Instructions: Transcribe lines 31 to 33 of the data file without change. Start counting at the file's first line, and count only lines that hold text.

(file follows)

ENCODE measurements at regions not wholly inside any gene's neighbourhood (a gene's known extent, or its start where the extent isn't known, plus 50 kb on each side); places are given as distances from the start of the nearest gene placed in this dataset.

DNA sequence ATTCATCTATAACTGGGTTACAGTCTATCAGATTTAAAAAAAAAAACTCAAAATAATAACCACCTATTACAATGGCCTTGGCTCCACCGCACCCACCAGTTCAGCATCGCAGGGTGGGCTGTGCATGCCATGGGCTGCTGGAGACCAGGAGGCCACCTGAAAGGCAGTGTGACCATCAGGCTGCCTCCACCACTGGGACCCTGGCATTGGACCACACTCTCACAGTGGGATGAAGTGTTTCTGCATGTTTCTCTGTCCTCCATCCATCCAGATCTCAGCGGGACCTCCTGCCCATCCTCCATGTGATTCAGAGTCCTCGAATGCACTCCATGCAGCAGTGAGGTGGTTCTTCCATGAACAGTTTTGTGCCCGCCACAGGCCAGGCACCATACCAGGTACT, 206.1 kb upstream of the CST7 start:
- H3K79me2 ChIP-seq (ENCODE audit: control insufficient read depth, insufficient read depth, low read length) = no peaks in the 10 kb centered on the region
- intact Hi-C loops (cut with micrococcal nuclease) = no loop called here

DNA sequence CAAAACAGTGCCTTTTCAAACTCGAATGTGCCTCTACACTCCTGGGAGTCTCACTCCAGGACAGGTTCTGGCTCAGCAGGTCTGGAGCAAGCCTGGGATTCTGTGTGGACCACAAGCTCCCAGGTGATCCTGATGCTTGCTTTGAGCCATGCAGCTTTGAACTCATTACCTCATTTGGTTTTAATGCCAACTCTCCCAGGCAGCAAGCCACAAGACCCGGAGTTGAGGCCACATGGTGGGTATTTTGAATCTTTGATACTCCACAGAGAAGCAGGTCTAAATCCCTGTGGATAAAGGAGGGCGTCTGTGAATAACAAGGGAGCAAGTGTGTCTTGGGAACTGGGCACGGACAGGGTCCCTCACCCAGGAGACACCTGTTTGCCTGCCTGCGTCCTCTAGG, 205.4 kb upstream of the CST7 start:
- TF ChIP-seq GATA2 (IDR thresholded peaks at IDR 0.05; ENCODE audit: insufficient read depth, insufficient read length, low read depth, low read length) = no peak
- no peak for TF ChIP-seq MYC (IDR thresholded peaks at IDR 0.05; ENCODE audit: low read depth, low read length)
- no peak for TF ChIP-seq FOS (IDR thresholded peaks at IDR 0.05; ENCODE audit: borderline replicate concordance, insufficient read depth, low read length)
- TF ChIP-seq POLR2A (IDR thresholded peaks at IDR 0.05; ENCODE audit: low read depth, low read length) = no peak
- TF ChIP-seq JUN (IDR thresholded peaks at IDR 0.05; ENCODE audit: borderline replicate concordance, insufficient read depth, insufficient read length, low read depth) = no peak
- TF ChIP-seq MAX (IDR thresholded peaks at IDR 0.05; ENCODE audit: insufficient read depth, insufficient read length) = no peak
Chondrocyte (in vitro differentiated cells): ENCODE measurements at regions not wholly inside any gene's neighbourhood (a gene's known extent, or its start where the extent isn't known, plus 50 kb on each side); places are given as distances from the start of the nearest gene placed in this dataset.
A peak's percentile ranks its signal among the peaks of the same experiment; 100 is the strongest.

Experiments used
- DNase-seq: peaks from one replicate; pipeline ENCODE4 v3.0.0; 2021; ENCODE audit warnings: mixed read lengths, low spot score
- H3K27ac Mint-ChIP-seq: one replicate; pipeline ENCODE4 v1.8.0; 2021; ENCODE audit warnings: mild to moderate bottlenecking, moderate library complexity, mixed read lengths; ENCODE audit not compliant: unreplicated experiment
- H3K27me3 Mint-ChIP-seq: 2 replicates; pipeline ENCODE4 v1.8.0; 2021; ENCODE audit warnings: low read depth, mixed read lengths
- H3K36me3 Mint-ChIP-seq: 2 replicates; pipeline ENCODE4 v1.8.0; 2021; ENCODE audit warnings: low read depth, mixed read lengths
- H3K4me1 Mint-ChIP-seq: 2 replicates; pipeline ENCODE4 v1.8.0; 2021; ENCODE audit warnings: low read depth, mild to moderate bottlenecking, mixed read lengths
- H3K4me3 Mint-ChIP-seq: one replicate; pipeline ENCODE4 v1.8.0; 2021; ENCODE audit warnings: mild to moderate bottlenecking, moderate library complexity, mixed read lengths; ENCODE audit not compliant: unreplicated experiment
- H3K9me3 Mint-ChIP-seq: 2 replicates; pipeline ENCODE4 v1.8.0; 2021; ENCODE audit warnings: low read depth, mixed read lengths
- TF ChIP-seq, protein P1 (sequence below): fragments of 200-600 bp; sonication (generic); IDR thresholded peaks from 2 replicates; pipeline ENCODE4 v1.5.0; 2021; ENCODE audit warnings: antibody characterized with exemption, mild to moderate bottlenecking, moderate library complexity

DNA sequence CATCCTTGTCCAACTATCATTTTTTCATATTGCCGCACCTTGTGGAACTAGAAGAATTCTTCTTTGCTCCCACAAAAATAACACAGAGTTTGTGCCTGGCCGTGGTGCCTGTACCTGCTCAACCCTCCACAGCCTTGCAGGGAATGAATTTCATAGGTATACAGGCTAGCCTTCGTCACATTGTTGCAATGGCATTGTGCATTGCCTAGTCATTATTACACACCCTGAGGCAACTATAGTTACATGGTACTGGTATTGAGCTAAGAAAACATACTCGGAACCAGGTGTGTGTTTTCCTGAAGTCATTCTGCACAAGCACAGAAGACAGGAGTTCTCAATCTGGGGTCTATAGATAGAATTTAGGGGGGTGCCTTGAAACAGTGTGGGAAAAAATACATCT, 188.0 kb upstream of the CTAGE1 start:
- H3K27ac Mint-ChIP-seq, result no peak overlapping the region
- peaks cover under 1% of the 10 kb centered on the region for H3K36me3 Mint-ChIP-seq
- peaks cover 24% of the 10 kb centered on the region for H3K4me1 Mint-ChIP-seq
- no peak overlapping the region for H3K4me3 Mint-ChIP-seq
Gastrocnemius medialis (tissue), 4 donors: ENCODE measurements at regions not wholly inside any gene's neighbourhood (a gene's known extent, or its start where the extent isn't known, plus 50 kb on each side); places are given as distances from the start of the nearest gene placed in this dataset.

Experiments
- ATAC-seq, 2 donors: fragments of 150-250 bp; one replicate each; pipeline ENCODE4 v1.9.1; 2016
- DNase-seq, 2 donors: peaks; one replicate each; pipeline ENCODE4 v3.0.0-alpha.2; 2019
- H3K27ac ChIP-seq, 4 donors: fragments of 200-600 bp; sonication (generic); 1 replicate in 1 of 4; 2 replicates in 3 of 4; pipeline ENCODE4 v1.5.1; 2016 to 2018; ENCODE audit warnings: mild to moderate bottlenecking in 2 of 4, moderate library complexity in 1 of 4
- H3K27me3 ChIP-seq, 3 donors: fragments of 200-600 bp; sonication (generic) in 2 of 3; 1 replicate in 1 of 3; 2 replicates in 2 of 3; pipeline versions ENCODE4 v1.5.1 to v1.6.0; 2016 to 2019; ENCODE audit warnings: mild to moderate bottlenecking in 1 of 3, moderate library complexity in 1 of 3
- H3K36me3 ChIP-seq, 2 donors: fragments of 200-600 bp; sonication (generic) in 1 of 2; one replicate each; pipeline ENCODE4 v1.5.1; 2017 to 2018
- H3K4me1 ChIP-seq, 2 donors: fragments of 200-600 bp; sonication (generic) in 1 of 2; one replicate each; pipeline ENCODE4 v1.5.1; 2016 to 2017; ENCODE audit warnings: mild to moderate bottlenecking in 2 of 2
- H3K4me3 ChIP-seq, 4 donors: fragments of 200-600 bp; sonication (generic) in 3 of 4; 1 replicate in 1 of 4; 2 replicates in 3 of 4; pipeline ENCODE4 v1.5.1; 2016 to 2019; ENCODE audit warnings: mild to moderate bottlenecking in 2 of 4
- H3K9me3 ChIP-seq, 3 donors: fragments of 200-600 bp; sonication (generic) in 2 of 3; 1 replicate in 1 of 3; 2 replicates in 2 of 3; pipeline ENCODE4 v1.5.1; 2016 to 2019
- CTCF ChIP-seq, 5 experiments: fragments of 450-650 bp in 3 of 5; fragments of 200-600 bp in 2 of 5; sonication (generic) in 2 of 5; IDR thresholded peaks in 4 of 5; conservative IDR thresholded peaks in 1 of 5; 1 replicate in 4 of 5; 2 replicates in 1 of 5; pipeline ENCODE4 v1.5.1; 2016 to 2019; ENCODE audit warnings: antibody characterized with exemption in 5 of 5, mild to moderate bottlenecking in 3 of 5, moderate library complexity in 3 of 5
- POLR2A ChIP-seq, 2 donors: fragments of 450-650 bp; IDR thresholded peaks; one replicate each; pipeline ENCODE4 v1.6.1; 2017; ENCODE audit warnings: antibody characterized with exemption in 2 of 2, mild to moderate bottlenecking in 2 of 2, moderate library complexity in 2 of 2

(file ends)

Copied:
- DNase-seq, 2 donors: peaks; one replicate each; pipeline ENCODE4 v3.0.0-alpha.2; 2019
- H3K27ac ChIP-seq, 4 donors: fragments of 200-600 bp; sonication (generic); 1 replicate in 1 of 4; 2 replicates in 3 of 4; pipeline ENCODE4 v1.5.1; 2016 to 2018; ENCODE audit warnings: mild to moderate bottlenecking in 2 of 4, moderate library complexity in 1 of 4
- H3K27me3 ChIP-seq, 3 donors: fragments of 200-600 bp; sonication (generic) in 2 of 3; 1 replicate in 1 of 3; 2 replicates in 2 of 3; pipeline versions ENCODE4 v1.5.1 to v1.6.0; 2016 to 2019; ENCODE audit warnings: mild to moderate bottlenecking in 1 of 3, moderate library complexity in 1 of 3